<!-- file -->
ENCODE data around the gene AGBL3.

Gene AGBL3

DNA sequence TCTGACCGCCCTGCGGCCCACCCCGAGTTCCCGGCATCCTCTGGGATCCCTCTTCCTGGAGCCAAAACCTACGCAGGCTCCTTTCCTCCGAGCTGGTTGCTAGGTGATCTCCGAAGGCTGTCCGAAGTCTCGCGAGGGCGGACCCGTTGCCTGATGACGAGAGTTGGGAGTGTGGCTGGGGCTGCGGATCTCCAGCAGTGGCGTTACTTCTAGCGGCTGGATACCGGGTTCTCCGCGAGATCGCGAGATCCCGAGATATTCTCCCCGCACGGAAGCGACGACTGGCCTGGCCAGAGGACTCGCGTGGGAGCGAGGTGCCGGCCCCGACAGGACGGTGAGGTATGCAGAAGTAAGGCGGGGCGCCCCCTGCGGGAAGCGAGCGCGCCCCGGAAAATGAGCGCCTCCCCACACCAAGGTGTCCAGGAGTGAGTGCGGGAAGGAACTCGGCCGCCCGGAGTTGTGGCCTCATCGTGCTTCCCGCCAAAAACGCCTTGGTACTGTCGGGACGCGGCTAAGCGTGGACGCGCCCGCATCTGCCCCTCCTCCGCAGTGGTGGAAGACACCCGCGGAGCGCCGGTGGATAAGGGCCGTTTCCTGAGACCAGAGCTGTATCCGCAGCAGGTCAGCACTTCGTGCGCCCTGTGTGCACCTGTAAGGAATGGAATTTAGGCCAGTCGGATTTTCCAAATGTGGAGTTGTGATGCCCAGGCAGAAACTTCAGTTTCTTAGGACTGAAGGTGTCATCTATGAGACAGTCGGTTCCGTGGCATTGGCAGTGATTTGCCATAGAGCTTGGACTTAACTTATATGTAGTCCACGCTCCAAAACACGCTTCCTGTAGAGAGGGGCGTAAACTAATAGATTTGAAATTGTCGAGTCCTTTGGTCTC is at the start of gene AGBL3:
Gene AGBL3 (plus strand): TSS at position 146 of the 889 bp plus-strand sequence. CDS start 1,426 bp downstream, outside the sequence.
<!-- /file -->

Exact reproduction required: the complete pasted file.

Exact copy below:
ENCODE data around the gene AGBL3.

Gene AGBL3

DNA sequence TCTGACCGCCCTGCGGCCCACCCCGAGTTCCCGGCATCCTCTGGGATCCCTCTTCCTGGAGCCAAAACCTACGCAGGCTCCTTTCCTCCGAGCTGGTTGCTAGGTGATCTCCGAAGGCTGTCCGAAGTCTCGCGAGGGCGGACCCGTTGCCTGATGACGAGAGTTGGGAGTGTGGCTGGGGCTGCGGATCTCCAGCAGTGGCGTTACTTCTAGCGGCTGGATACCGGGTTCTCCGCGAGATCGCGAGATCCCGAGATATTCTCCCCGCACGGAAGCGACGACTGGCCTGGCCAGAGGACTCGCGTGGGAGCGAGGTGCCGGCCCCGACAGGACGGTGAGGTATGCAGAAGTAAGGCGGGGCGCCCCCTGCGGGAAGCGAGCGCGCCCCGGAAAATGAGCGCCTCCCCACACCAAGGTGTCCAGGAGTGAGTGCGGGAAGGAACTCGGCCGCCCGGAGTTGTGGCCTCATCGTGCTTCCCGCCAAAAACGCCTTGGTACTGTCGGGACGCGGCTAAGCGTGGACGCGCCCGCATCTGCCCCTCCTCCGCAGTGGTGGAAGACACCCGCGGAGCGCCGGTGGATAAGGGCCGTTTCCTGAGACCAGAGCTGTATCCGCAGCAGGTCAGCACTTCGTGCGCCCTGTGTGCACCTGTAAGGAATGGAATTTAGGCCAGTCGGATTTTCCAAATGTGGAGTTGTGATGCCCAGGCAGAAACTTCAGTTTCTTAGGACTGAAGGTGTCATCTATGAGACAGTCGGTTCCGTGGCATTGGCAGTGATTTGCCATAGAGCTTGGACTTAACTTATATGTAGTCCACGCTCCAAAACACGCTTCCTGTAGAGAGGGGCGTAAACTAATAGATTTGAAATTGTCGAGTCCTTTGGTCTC is at the start of gene AGBL3:
Gene AGBL3 (plus strand): TSS at position 146 of the 889 bp plus-strand sequence. CDS start 1,426 bp downstream, outside the sequence.